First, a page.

Sure, every intervention in the NICU has a cost, a risk of side effects, I think in my latest podcast, I think, I said don't just do something, stand there, and before you start to do something that's invasive in newborn, you have to ask yourself is the therapy that I'm applying going to have a benefit, or does the risk of a complication outweigh any benefit from what I'm doing? For example, ventilation. Ventilation is literally even short-term ventilation. CPAP has the ability to injure the lung and set up an inflammatory response which ultimately results in chronic lung disease. So ventilation carries with it a risk for a baby. Surfactant carries with the risk You're giving a liquid down in the lung and whether you're giving that surfactant through lisa or through intubation and pouring it down through the endotracheal tube. Those are pretty stressful procedures for a newborn baby. I know we should try to do it as gently as possible but, for example, in babies who are getting suffocated, people have demonstrated that the EEG becomes flatter or flat during that process and I think that even with lisa it's a stressful procedure. You're using a laryngoscope to cause significant cardiopulmonary compromise for the baby, and noninvasive ventilation is not without complications. Although we generally don't see air leak or pneumothoracies with something like CPAP. They do occur and, depending on the kind of CPAP you're using, there's a risk of nasal irritation or nasal septal compromise. So every therapy that we're using in the newborn baby has a risk of complications, and that's why I go back and try to say before you think about doing something which is invasive, even something as simple as CPAP, ask yourself what is the benefit for the baby. Am I going to? Am I dealing with the pathophysiology of the disease that I'm encountering?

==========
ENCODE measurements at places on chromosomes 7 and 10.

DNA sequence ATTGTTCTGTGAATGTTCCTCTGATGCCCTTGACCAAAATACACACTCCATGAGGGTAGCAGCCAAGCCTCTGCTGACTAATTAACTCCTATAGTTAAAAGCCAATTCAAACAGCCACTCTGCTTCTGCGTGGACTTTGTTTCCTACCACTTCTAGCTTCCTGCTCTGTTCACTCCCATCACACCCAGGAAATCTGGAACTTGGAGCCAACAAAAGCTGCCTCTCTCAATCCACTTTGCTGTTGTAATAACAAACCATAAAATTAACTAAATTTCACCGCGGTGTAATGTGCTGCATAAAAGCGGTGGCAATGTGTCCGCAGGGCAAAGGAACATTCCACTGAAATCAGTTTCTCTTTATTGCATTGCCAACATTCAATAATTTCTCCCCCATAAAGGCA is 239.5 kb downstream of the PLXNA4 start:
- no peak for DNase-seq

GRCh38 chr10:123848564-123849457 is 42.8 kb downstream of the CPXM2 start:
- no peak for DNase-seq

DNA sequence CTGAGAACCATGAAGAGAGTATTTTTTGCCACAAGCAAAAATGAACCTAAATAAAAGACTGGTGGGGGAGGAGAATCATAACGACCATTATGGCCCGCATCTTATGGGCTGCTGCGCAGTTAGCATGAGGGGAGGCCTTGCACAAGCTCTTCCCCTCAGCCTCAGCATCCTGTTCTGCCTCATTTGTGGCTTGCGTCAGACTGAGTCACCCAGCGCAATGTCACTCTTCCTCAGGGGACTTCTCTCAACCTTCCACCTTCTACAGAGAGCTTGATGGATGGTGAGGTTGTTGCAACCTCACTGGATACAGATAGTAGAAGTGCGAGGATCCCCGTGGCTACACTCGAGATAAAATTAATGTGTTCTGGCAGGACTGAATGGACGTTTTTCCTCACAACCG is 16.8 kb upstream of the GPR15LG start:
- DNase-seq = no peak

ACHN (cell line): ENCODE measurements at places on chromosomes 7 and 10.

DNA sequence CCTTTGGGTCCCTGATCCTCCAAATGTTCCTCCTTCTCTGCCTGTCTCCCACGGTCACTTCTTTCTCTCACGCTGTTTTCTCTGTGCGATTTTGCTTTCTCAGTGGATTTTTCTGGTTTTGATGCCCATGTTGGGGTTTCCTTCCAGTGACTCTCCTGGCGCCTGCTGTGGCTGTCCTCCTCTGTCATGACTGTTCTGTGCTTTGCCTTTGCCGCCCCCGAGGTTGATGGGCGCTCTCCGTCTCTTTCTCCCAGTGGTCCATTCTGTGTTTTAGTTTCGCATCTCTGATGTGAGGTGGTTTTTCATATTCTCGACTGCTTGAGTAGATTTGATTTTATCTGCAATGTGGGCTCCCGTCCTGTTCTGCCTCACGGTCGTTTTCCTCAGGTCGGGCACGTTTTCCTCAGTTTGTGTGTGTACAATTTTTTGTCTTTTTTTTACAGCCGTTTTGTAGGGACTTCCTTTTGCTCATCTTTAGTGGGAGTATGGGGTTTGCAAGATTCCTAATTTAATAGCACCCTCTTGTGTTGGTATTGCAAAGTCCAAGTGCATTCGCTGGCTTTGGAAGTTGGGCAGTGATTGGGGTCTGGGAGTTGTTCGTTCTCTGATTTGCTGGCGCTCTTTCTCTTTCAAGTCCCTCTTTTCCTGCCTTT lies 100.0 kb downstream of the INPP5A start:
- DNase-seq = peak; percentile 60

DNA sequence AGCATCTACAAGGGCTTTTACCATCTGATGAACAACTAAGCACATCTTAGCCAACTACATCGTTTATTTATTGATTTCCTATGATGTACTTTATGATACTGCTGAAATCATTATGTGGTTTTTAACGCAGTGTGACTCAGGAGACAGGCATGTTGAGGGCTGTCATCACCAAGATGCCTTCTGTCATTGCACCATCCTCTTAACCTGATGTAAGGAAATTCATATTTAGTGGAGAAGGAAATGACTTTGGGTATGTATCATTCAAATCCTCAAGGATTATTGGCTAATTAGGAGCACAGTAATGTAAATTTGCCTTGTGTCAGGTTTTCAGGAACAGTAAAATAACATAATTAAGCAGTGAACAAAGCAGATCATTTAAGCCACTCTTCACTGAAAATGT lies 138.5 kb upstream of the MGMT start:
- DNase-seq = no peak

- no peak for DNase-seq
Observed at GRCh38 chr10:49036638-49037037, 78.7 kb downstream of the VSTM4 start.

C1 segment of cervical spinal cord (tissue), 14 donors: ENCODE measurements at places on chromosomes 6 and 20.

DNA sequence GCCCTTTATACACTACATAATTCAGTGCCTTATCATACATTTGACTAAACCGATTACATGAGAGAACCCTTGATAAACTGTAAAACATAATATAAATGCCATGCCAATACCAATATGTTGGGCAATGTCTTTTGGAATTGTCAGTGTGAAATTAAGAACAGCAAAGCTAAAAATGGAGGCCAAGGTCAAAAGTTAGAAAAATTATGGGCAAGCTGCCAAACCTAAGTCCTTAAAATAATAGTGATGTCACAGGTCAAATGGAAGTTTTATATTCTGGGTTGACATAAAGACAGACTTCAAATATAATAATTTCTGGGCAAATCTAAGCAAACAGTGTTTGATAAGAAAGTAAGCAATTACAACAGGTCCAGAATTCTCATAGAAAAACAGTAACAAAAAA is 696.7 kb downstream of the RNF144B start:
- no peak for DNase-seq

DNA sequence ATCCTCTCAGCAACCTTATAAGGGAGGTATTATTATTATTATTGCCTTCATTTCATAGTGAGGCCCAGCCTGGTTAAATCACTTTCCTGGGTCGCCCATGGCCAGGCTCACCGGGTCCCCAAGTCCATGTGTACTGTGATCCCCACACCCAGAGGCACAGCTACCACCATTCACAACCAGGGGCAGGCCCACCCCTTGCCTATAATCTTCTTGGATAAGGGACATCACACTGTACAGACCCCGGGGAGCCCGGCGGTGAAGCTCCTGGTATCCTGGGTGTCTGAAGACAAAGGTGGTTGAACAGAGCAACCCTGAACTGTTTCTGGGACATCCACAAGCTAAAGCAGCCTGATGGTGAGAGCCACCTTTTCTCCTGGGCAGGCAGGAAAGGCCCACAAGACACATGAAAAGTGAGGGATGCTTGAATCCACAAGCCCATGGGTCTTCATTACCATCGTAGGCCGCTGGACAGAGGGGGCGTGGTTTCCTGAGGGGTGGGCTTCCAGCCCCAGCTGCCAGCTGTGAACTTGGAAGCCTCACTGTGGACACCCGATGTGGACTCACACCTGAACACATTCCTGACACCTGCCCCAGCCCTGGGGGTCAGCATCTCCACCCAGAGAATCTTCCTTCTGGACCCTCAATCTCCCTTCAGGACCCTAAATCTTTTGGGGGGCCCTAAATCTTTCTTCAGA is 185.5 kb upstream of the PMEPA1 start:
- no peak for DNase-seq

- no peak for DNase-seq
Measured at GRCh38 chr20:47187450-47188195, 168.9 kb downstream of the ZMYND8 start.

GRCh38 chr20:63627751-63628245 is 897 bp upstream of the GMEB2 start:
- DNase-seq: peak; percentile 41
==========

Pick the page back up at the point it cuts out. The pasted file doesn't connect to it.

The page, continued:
Ben: 13:57

That's such an interesting point because I think that as neonatologists, right now we are asked to work really hard. We're covering more and more babies and we have more and more administrative tasks and we often get these calls from the delivery, the labor and delivery suites, saying hey, there's this baby, he's having slight respiratory distress and really the reflex could be oh, just let's start some CPAP, let's bring this baby to the NICU as a solution, without sometimes considering all the things you just mentioned, which are what am I doing to this baby in terms of intervention? What are the potential complications? I am wondering, in your opinion, since we started this discussion talking about transitioning and how respiratory distress could be an issue of slow transitioning, what is, in your experience, a good cutoff to say, all right, I'm going to watch this baby because maybe that's just transitional. And I've seen people say I'm going to wait 15 minutes, some people wait a few hours and I'm just curious, in your experience, what is the right time to say, okay, this is no longer something that can be just watched and that just needs now some form of intervention?

Rich Polin: 15:06